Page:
If I'm not mistaken, the classical Wu Xing elements don't include air, but do include fire. Based on the "insulting" cycle, I might go with:

    Fire - Fire. "Fire evaporates water."
    Water - Electricity. "Water washes away (or penetrates earth)
    Earth - Sonic. "Earth (rocks) breaks wood."
    Wood - Acid. "Wood dulls metal."
    Metal - Cold. "Metal shields against fire." (Also: fire melts metal, implying metal was cold to begin with.)

    All in all, I'm least impressed with the assignment of Sonic. I'm most surprised by cold/electric; I'd have expected that metal would conduct electricity and water would cool stuff. But I suppose this systems pre-dates modern knowledge about electrical wiring.

    I recently noticed that the Sarenrae-Ranger combat style allows you to go to Whirlwind without all those silly prerequisites. But I haven't yet found a neat way to combine that with Pounce.

    I think the thing with Whirlwind is, it's occasionally good, for example if you happen to be adjacent to 2-3 enemies that your iteratives aren't super-likely to hit anyway. That's probably 80% of the feat's use.

    That's nice, but not worth the huge feat tree. Now if you can get Whirlwind at a discount, then it's nice as an option just for when it's good, rather than it being your complete strategy.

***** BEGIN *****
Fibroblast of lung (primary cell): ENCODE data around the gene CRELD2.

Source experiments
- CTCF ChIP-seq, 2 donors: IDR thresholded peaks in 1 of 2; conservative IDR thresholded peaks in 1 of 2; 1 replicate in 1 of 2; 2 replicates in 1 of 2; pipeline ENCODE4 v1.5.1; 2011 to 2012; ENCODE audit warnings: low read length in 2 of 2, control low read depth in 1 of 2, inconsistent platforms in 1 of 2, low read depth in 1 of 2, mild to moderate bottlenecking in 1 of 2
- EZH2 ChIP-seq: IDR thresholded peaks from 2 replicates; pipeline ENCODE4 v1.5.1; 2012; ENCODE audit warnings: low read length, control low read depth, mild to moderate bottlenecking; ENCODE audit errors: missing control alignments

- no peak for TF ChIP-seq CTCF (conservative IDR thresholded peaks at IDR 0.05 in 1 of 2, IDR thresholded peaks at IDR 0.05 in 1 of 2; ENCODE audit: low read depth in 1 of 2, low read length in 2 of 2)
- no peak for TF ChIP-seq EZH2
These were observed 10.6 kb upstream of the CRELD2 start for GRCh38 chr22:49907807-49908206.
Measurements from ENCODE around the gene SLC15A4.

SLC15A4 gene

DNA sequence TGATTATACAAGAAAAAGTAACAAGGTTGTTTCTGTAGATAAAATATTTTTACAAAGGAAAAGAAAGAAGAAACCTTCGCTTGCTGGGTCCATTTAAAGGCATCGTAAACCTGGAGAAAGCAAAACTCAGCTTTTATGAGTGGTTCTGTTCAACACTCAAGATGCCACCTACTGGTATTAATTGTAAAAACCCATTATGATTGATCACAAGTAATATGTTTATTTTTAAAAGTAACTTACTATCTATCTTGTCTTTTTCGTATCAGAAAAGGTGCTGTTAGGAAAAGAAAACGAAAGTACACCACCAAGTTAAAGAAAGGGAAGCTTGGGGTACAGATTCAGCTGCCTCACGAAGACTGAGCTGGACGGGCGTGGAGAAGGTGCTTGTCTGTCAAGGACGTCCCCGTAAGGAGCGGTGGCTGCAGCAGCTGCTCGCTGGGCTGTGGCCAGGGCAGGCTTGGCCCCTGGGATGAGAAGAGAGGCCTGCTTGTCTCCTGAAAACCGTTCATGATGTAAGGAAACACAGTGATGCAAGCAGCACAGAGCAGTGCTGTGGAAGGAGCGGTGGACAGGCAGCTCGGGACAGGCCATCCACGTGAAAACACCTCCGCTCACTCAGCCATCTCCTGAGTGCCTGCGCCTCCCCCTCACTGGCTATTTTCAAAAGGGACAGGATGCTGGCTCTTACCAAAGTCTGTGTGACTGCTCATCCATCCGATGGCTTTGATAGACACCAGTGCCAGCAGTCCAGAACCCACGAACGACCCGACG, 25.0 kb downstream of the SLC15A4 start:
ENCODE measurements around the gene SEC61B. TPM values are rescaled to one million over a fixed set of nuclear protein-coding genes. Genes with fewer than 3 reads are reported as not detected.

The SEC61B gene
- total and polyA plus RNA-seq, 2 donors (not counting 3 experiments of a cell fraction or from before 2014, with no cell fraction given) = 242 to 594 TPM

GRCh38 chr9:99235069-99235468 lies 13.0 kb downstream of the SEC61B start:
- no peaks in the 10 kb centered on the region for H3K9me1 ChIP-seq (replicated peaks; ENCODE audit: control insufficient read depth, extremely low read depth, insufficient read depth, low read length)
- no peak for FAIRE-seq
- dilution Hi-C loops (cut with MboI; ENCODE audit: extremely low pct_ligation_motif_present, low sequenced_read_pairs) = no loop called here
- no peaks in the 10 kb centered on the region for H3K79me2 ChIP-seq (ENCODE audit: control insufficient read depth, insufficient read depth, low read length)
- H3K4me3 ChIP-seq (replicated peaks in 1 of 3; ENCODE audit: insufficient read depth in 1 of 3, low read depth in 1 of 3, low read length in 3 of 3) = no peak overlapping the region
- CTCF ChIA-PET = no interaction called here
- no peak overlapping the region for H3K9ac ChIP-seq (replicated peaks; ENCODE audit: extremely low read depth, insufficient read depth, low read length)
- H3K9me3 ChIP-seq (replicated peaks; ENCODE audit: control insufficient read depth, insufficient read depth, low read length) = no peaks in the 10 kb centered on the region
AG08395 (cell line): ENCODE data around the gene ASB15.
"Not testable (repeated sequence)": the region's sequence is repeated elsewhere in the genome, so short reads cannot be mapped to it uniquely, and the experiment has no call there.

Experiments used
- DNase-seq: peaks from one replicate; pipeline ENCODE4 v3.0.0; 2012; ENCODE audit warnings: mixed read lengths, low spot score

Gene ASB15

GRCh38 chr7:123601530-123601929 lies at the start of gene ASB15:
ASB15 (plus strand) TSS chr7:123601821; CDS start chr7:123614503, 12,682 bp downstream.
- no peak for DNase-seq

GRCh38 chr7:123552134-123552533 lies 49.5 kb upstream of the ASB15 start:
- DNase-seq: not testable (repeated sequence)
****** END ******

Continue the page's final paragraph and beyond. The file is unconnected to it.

(By the way: kudos to Paizo for finally, if sneakily, enabling a truly whirling dervish.)

    Consider the [url=]variant heritages]:

    Demon-spawn: +2 Str, +2 Cha, -2 Int. Thematic and you're essentially up 2 Cha from a human, but the Str bonus isn't all that useful and the Int penalty possibly painful. +2 Perception is nice.

    Div-spawn: +2 Dex, +2 Cha, -2 Int. Dex is good, -Int is bad, and thematically it's a bit weird. It's legal to take a Demon or Devil lineage though, though the GM might frown.

    Kyton-spawn: +2 Con, +2 Cha, -2 Wis. Con bonus is pretty sweet. Wis penalty might be less painful than the Int penalty on the above options. Getting Web at level 1 is pretty sweet.

    Rakshasa-spawn: +2 Dex, +2 Cha, -2 Wis. Disguise bonus could be handy to hide your race. Detect Thoughts SLA is nice too.

    Note that you could use the cross-blooded sorcerer trick to go Demon/Devil+[Div/Kyton/Rakshasa], to glue the theme together a bit.

    Yeah, as a shiny new grenadier PC, the Alchemy Manual is really Christmas come early. Touch-AC arrows for delivering alchemy at long range is spectacular.

    Wow. This looks pretty neat actually. I'd been pondering a paladin/monk PFS character for extreme peril adventures, but I couldn't crack the armor/wisdom issue.

    I wonder what races would be best choices? Aasimar could work of course, as could halfling. Halfling's a bit annoying in the damage output department but pretty great in the defence department.

    Like with Pounce you mean? It reads like you can Pounce-Whirlwind. That's pretty cool.